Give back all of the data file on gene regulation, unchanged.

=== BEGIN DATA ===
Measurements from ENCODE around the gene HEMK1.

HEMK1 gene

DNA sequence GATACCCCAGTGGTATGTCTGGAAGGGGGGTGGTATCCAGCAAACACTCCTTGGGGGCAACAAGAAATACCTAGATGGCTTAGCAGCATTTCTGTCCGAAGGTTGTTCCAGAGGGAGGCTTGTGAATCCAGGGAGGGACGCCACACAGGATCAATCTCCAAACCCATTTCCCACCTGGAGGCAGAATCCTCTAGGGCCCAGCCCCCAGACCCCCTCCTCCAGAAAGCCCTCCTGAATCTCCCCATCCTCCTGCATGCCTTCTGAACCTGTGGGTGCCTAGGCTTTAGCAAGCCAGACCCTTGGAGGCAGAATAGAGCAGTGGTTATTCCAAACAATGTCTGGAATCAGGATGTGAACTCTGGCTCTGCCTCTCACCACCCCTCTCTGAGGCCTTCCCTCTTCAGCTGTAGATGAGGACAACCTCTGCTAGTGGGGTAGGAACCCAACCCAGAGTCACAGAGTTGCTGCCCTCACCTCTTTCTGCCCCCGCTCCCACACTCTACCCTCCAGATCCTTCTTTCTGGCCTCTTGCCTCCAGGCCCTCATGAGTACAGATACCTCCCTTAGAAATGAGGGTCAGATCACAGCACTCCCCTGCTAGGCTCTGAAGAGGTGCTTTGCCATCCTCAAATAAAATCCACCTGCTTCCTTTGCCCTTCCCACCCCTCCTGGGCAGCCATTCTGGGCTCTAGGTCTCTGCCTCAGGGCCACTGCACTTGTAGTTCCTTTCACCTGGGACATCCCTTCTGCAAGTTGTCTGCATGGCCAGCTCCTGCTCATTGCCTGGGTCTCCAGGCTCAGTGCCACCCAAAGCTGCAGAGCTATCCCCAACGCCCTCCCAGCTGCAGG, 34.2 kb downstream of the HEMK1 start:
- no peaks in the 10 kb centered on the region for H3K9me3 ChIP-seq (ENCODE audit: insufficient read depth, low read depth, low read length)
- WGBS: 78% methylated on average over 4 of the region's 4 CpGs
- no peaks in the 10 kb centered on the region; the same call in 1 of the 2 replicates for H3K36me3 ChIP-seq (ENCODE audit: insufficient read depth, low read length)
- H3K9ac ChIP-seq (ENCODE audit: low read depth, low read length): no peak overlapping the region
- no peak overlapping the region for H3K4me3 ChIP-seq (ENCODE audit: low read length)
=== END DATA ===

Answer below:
Measurements from ENCODE around the gene HEMK1.

HEMK1 gene

DNA sequence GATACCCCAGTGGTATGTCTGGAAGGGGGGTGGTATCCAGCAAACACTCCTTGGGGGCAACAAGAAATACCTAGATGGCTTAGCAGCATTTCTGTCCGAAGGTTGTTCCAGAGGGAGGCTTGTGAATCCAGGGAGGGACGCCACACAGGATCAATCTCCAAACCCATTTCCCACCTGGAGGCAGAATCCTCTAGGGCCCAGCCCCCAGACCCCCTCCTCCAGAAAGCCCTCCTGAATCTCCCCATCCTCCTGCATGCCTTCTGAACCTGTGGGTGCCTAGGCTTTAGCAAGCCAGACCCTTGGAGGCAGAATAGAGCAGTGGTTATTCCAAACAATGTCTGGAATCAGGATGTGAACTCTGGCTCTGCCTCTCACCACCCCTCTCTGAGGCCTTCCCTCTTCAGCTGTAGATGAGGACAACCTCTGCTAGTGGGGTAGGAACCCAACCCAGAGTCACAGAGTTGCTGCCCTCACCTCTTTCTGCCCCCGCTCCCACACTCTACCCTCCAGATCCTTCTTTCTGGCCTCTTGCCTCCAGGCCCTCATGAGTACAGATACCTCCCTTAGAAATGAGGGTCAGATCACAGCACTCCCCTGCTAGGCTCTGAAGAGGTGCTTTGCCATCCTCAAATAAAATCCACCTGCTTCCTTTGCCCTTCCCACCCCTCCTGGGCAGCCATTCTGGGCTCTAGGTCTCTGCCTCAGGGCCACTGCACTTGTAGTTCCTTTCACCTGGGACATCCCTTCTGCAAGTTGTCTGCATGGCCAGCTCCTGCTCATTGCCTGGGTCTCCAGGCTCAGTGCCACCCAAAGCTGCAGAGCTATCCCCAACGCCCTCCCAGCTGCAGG, 34.2 kb downstream of the HEMK1 start:
- no peaks in the 10 kb centered on the region for H3K9me3 ChIP-seq (ENCODE audit: insufficient read depth, low read depth, low read length)
- WGBS: 78% methylated on average over 4 of the region's 4 CpGs
- no peaks in the 10 kb centered on the region; the same call in 1 of the 2 replicates for H3K36me3 ChIP-seq (ENCODE audit: insufficient read depth, low read length)
- H3K9ac ChIP-seq (ENCODE audit: low read depth, low read length): no peak overlapping the region
- no peak overlapping the region for H3K4me3 ChIP-seq (ENCODE audit: low read length)